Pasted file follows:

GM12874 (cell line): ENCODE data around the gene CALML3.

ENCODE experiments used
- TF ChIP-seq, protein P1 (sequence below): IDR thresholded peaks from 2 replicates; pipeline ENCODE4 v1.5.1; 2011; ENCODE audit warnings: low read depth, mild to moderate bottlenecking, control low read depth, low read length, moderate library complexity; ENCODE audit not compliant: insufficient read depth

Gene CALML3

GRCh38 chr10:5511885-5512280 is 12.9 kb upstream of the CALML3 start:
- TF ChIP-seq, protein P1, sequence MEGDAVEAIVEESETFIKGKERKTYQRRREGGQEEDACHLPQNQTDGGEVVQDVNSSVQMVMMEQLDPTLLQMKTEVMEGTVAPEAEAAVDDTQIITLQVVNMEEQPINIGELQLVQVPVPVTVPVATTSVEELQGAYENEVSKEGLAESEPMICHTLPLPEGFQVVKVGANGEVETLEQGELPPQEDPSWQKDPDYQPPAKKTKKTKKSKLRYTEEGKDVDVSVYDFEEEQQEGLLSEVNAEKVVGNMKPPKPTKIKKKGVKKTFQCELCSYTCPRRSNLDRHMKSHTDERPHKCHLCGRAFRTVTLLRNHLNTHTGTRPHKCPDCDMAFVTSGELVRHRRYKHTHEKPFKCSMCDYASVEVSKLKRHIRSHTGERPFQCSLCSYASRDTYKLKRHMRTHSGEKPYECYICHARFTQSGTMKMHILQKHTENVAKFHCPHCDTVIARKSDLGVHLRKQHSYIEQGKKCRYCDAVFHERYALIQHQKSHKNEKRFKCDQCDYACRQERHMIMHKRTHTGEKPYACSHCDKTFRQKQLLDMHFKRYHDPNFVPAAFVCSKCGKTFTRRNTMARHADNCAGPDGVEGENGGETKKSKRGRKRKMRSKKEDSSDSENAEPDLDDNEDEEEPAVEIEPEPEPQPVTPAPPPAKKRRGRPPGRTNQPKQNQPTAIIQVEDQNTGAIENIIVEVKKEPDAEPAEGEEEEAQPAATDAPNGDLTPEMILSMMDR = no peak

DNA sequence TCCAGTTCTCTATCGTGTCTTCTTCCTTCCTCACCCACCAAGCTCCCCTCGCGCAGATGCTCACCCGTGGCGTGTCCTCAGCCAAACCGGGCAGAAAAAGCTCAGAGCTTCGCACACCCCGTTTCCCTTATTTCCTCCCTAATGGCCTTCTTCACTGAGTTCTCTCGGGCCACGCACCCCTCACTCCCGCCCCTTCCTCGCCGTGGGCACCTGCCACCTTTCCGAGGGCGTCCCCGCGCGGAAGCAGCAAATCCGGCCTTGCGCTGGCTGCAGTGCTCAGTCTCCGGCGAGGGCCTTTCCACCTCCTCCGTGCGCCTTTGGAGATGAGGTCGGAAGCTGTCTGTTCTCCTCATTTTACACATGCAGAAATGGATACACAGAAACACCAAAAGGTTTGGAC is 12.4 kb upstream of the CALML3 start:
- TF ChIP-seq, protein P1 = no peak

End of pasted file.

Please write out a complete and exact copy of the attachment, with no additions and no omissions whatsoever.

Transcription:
GM12874 (cell line): ENCODE data around the gene CALML3.

ENCODE experiments used
- TF ChIP-seq, protein P1 (sequence below): IDR thresholded peaks from 2 replicates; pipeline ENCODE4 v1.5.1; 2011; ENCODE audit warnings: low read depth, mild to moderate bottlenecking, control low read depth, low read length, moderate library complexity; ENCODE audit not compliant: insufficient read depth

Gene CALML3

GRCh38 chr10:5511885-5512280 is 12.9 kb upstream of the CALML3 start:
- TF ChIP-seq, protein P1, sequence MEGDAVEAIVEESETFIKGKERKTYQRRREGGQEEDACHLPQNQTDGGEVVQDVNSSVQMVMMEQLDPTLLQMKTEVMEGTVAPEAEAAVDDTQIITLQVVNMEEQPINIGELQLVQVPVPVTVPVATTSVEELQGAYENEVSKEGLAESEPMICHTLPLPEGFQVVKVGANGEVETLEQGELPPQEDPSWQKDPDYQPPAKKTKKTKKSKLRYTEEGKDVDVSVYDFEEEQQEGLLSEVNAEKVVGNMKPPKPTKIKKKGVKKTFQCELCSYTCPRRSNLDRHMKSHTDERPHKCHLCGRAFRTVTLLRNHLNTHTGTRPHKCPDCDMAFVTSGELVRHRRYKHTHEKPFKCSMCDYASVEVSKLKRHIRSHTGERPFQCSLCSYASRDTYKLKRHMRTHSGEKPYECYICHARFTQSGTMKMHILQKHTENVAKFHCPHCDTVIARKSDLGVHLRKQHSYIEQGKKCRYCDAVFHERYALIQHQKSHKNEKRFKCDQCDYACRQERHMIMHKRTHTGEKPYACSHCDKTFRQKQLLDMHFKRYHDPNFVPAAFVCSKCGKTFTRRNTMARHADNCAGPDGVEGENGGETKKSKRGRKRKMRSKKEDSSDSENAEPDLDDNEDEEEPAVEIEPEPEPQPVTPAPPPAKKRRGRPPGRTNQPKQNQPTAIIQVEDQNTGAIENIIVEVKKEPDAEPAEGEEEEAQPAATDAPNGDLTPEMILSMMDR = no peak

DNA sequence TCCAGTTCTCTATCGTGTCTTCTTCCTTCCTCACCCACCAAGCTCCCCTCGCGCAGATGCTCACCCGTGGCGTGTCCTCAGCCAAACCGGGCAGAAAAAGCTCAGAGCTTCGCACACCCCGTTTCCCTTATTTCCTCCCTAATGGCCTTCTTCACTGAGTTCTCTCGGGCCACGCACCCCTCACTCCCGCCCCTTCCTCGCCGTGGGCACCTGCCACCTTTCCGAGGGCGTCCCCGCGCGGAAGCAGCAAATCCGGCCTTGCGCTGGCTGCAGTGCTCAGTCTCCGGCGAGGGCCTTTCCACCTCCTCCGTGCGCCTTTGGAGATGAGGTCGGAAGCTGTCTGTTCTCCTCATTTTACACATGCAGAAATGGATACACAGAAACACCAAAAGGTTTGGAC is 12.4 kb upstream of the CALML3 start:
- TF ChIP-seq, protein P1 = no peak